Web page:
Digital studios will have to make some cuts, but there's still plenty of money in online video to go around
Original online video took a beating this year, but the shine hasn't quite worn off yet. Despite a string of high-profile broadband start-up flops earlier in the year, media companies like Alloy Media + Marketing, studios like Generate and Web destinations such as the Sony-owned Crackle continue to invest in original Web programming.
But they're doing so against a much more cautious backdrop than just a year ago.
That's to be expected, given the broader economic woes. Even so, the firms that want to stick around are implementing new standards and practices reflecting the reality that there just aren't enough ad dollars for everyone. Media firm Magna forecasts the u.s. market for online video will grow by 32 percent this year, rising from $531 million in 2008 to $699 million in 2009. There are a lot of independent producers, digital studios and media conglomerates fighting for a piece of the $699 million pie, especially since they've already seen their brethren fail.
The first Web studio to fall was Mania TV in March [Mania TV ceased operations earlier this year, and was then bought back this summer by its original founder Drew Massey along with a few of its programs.]. Then 60Frames came tumbling down in early May. Next was multimedia shop RipeTV, which specialized in Web and video-on-demand programming.
What's a digital studio to do then?
Streamline, tighten, trim.
The survivors have implemented stricter rules about spending, reporting and the type of shows they'll back. Plus, the digital studios that remain have found they need to bring advertisers into the equation much earlier in the creative process. Indeed, there are new standards and practices for digital studios.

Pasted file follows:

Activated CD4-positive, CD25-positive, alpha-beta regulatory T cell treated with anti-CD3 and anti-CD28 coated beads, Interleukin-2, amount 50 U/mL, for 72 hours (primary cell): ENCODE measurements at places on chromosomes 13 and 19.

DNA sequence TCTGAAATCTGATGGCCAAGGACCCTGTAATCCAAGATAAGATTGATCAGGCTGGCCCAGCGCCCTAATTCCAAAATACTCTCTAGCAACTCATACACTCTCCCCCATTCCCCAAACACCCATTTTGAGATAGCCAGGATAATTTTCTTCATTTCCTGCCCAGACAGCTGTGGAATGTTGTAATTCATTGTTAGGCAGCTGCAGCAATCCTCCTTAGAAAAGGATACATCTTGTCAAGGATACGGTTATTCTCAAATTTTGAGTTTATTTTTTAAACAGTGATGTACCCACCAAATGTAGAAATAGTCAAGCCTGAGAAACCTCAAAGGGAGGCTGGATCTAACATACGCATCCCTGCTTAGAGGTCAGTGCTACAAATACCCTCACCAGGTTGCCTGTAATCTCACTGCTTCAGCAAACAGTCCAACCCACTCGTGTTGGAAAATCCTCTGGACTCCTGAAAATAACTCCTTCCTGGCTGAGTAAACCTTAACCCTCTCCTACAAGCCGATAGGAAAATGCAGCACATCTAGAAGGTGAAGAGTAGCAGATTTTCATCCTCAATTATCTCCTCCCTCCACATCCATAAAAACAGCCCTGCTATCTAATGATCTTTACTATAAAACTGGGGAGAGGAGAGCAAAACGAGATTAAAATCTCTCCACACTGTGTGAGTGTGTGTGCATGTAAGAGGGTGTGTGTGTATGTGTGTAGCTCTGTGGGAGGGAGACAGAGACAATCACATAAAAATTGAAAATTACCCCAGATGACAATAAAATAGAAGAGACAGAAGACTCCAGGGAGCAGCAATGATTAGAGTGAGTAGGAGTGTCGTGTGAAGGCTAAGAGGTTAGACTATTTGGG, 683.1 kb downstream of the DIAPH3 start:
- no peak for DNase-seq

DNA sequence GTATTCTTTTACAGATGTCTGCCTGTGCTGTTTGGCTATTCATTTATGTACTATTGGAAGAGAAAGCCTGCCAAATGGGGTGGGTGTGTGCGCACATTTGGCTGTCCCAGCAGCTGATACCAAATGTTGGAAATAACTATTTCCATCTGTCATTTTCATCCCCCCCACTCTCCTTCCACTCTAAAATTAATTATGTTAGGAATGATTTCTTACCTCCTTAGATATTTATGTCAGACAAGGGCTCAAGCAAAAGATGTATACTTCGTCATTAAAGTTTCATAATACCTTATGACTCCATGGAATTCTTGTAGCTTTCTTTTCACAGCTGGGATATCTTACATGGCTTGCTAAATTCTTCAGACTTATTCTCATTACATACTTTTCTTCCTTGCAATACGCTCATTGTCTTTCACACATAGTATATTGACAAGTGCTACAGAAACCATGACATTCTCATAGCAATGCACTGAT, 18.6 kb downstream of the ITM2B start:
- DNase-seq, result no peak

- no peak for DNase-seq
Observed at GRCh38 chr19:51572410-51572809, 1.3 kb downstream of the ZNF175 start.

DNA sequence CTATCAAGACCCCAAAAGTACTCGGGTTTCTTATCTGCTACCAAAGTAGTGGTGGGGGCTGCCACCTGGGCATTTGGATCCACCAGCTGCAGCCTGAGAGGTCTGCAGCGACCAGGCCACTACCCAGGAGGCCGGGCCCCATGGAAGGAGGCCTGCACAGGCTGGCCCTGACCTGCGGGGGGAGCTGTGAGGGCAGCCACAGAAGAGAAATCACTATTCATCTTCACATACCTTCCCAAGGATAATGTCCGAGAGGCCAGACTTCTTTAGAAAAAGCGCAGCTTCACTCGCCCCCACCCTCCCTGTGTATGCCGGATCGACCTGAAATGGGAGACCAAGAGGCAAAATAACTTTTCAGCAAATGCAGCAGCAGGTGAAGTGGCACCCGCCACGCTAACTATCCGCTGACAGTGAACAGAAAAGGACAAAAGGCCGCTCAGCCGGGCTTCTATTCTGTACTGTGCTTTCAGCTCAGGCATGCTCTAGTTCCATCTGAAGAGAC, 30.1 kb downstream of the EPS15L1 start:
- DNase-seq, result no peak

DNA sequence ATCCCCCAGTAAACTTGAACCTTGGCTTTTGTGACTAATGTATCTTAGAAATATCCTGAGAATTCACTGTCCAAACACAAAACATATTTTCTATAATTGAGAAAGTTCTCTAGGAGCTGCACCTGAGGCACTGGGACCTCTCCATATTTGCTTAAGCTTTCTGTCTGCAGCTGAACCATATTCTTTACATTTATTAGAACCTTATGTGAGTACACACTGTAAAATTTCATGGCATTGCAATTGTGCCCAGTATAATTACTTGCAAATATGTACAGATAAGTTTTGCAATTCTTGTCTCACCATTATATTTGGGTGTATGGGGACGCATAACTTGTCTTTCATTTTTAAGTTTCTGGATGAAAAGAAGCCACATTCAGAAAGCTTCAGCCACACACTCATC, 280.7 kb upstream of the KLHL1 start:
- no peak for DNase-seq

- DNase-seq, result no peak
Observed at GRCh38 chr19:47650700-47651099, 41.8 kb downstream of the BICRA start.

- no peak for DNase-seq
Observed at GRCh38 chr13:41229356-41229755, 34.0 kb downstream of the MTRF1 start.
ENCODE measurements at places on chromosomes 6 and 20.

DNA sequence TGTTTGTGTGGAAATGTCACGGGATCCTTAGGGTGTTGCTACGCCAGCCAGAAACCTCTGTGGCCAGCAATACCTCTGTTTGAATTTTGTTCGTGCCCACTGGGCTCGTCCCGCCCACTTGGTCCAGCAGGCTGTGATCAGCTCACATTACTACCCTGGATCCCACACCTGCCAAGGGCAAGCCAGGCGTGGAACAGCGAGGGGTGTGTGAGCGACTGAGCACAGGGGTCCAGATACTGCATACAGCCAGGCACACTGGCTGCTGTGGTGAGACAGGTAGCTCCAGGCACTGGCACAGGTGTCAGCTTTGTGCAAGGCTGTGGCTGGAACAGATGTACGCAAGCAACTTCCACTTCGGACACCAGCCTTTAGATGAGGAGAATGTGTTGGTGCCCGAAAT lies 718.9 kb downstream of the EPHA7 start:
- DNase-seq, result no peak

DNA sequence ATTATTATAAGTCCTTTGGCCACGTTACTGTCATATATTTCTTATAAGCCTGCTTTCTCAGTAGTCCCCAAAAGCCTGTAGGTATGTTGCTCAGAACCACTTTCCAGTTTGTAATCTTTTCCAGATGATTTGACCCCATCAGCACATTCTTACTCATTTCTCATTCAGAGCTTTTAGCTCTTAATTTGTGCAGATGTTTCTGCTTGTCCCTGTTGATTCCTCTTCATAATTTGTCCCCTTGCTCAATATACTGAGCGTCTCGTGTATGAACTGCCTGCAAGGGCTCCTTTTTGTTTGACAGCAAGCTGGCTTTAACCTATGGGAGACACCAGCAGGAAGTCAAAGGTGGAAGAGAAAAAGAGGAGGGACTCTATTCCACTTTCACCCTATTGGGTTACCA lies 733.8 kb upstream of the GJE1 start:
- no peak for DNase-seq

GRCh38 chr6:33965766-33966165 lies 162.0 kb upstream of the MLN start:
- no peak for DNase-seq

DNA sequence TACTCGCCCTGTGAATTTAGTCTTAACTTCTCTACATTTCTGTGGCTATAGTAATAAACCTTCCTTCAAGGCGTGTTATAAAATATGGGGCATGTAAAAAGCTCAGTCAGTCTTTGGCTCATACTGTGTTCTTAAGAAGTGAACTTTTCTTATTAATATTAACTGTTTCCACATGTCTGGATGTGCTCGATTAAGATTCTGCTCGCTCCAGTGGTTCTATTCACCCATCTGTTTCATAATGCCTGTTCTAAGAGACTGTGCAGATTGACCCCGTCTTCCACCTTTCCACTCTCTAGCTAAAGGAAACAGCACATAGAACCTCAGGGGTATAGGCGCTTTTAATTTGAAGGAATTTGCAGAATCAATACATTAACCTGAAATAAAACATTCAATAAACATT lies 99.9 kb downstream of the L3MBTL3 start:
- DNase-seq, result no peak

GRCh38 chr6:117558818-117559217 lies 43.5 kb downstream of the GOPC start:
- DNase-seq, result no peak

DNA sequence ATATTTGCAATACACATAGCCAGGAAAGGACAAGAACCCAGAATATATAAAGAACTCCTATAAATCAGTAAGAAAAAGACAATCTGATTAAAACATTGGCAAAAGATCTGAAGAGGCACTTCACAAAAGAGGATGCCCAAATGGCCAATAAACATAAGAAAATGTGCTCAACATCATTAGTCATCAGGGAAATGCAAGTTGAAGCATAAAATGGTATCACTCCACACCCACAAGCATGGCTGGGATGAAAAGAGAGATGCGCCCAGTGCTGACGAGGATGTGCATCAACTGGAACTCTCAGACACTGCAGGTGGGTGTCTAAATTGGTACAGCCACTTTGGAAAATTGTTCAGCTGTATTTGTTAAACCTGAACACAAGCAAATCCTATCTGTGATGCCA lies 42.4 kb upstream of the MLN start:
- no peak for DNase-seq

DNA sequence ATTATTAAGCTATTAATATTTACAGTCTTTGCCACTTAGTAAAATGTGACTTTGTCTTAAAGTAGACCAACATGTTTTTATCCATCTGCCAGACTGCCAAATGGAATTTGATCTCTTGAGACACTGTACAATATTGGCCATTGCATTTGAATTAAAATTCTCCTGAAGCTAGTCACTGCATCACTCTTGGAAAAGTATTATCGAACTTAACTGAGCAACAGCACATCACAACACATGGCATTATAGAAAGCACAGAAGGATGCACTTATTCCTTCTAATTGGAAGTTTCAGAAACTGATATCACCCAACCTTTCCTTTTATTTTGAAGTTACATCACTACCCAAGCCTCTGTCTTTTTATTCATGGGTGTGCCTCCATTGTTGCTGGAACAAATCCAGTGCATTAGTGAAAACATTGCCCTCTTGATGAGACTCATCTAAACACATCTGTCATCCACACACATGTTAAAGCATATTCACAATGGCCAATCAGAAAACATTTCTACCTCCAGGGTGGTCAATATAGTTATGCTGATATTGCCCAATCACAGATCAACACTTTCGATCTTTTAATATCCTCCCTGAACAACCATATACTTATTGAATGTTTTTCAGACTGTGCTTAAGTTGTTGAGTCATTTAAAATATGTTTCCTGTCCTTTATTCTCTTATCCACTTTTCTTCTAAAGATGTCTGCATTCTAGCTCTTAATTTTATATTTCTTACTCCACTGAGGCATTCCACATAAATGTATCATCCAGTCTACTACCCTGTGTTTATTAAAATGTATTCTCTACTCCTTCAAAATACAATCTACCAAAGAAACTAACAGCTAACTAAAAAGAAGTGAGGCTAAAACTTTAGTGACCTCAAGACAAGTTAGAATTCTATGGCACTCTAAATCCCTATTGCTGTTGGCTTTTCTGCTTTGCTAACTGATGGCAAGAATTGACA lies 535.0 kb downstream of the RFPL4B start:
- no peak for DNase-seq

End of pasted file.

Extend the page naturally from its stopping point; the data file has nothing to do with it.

To be sure, content has always been a risky business in and of itself. The movie, TV and book businesses are all predicated on the concept of hits. Find a big one and it pays your bills for a very long time. But you have to bet on a lot of duds along the way.
Online, hits are hard to come by despite the 14 billion views per month that Web video generates. That's because Web programming is still a new marketing vehicle and Web dollars, as Magna points out, are few and far between.
Plus, the paid model some media executives are espousing will only work for a few genres online, such as feature films and sports - putting even more pressure on advertising as the source of revenue to support the online video business, according to an eMarketer report earlier this year.
"It's fair to say that consumers are generally not
willing to pay directly for online video," wrote Paul Verna, senior analyst with eMarketer. "They'd rather endure a short pre-roll and then watch the clip for free. I think it would be a mistake for
content owners - especially media sites like CNN.com, NYTimes.com - to try to charge for video that they have been offering for free for a couple of years now. I also think that if Hulu and YouTube